LACMA says Mattel did not pay Barbie’s way into museum exhibition
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Did Mattel pay to play (with Barbie) in LACMA’s upcoming design survey?
As The Times reported Friday, Mattel has signed on as the lead corporate sponsor for an upcoming design survey at the Los Angeles County Museum of Art that includes an original 1959 Barbie and early 1961 Ken and her original 1962 Dream House. In a world of rampant product presence (or ‘integration’ in corporate speak) in creative endeavors, ranging from BMW bikes in the BMW-funded ‘The Art of the Motorcycle’ show at the Guggenheim to paid Snapple spots within ’30 Rock,’ one wonders whether there was quid pro quo with America’s most popular doll.
Wendy Kaplan, head of LACMA’s decorative arts and design department, says that was not the case, noting that she was already planning to include Barbie in her show of 300-plus objects before the sponsorship opportunity arose. The survey focuses on California designers from 1935-60 (clothing, furniture and more) who were instrumental in fashioning midcentury fantasies of the good life.
She plans to include the Barbie material as an example of an ‘aspirational toy’ in a section on toys and play, along with more typical museum pieces, such as a prototype of an Eames plywood elephant from 1945 that never went into production. She also makes a case for Barbie as a window onto the history of fashion, singling out the talent of her “wardrobe director” Charlotte Johnson, a designer who taught at Chouinard. (The doll itself was invented by Ruth Handler, a co-founder of Mattel.)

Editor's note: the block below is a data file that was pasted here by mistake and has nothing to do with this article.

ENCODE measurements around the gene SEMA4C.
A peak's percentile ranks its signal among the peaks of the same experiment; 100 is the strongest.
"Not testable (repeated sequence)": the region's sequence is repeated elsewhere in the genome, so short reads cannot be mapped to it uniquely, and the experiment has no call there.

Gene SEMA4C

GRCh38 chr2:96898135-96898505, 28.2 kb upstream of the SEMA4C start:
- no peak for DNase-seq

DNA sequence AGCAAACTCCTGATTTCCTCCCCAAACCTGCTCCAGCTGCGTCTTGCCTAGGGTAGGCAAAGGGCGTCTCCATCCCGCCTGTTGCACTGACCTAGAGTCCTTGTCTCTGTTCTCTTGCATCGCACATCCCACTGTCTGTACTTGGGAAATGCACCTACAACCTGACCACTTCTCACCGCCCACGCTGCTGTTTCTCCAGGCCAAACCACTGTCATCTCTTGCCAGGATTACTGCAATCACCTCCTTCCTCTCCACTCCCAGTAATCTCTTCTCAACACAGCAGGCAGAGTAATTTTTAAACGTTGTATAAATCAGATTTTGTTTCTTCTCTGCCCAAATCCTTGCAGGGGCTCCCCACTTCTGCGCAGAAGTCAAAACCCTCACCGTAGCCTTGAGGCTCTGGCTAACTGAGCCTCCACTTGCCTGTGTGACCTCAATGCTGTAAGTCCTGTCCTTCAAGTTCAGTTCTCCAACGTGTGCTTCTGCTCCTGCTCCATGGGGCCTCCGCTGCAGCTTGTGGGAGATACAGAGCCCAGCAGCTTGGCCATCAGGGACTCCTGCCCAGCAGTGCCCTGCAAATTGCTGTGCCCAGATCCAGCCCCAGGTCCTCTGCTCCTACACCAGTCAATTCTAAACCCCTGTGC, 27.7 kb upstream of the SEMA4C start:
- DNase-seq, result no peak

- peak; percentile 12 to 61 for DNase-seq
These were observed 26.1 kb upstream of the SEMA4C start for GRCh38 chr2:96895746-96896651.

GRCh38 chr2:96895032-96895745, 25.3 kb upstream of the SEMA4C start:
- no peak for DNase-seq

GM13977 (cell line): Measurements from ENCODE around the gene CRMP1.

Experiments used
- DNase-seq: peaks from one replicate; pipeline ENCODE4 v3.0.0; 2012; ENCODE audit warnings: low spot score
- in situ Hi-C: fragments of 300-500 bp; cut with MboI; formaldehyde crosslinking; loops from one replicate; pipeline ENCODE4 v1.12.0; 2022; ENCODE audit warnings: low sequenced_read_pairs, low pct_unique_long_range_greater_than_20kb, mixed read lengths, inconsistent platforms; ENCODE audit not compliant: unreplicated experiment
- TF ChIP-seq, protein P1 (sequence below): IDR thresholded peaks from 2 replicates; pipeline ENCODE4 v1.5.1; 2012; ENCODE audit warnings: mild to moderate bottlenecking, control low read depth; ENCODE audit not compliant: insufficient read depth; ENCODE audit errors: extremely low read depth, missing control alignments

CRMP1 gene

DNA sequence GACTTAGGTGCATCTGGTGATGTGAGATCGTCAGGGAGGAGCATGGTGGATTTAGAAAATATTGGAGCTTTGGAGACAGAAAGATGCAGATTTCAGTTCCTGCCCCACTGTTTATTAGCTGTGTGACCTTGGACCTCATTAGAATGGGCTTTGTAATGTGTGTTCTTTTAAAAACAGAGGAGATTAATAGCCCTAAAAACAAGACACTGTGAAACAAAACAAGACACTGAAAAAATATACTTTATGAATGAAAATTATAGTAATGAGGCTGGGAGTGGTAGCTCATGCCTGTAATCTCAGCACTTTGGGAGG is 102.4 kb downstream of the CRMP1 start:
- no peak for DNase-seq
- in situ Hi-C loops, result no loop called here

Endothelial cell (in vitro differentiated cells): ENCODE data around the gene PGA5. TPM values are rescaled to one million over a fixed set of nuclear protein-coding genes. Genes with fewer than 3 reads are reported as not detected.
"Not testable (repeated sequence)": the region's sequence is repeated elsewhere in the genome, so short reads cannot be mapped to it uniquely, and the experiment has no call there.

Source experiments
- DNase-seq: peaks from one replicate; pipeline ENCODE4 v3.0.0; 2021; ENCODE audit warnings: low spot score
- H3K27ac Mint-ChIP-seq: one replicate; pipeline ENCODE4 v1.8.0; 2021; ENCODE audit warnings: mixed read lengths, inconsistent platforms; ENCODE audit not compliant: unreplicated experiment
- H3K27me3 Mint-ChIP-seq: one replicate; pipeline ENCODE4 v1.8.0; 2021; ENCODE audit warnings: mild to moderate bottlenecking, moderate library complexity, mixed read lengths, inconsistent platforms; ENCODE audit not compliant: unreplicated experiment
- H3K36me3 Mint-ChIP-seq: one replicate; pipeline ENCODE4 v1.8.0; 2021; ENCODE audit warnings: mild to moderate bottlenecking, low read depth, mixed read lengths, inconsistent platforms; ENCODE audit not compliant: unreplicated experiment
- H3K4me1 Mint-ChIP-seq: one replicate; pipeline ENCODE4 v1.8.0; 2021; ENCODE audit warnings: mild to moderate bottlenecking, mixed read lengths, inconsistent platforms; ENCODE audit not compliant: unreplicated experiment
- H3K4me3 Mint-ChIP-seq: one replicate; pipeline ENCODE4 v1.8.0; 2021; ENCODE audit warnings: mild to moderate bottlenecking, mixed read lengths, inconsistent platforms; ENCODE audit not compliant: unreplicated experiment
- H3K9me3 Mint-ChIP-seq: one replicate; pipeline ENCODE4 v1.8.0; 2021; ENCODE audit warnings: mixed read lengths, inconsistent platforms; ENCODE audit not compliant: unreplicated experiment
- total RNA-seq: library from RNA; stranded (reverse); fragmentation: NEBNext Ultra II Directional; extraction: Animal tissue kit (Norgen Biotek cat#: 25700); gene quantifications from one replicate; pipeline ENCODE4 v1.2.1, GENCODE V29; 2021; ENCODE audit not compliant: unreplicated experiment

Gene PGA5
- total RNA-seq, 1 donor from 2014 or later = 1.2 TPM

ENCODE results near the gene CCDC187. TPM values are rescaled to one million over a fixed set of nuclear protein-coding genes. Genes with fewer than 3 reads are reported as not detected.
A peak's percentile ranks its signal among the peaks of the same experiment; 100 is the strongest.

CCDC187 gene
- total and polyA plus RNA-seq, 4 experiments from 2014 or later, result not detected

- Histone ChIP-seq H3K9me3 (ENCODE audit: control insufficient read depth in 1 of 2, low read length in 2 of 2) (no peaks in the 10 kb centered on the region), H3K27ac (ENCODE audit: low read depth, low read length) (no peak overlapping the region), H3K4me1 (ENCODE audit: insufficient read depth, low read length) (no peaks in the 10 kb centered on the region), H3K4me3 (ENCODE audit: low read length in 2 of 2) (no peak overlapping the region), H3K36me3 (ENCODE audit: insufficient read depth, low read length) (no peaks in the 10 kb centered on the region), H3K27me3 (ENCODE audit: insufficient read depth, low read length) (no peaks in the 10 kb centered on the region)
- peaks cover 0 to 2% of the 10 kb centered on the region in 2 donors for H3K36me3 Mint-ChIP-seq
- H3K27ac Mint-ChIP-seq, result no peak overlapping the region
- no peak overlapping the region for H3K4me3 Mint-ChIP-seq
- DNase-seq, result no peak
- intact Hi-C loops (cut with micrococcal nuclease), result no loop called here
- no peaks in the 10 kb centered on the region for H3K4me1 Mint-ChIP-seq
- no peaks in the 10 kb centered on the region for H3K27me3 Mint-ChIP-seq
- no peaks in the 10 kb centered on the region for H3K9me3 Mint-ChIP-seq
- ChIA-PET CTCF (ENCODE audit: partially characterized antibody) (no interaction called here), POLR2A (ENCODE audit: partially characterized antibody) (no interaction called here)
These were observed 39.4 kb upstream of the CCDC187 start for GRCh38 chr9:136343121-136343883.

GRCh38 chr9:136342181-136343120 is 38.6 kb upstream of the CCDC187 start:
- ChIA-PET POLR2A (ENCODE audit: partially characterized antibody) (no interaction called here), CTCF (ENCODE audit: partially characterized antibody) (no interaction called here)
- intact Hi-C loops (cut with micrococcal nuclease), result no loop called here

Still, it could be tempting for any museum to add an extra work or two to such a big show when a deep-pocketed sponsor comes knocking at the door. Would LACMA ever consider adding work to a museum show because of its relationship with a particular sponsor?
Museum spokesperson Barbara Pflaumer says no. ‘No, all of the artwork that the curators include in our shows has some scholarly reason to be there, and they wouldn’t make a decision based on anything other than the validity of the artworks.’ Asked whether the museum had any policy guiding the potential use of products in an exhibition funded by that manufacturer, she explains that there is no written policy but ‘a practice wherein the museum carefully looks at those instances’ to ‘judge whether the products can convey the theme of the exhibition,’ mentioning a Charles and Ray Eames exhibition at the museum that included furniture by Herman Miller and Vitra.
‘However,’ she adds, ‘inclusion of those pieces was a purely curatorial decision.’
-- Jori Finkel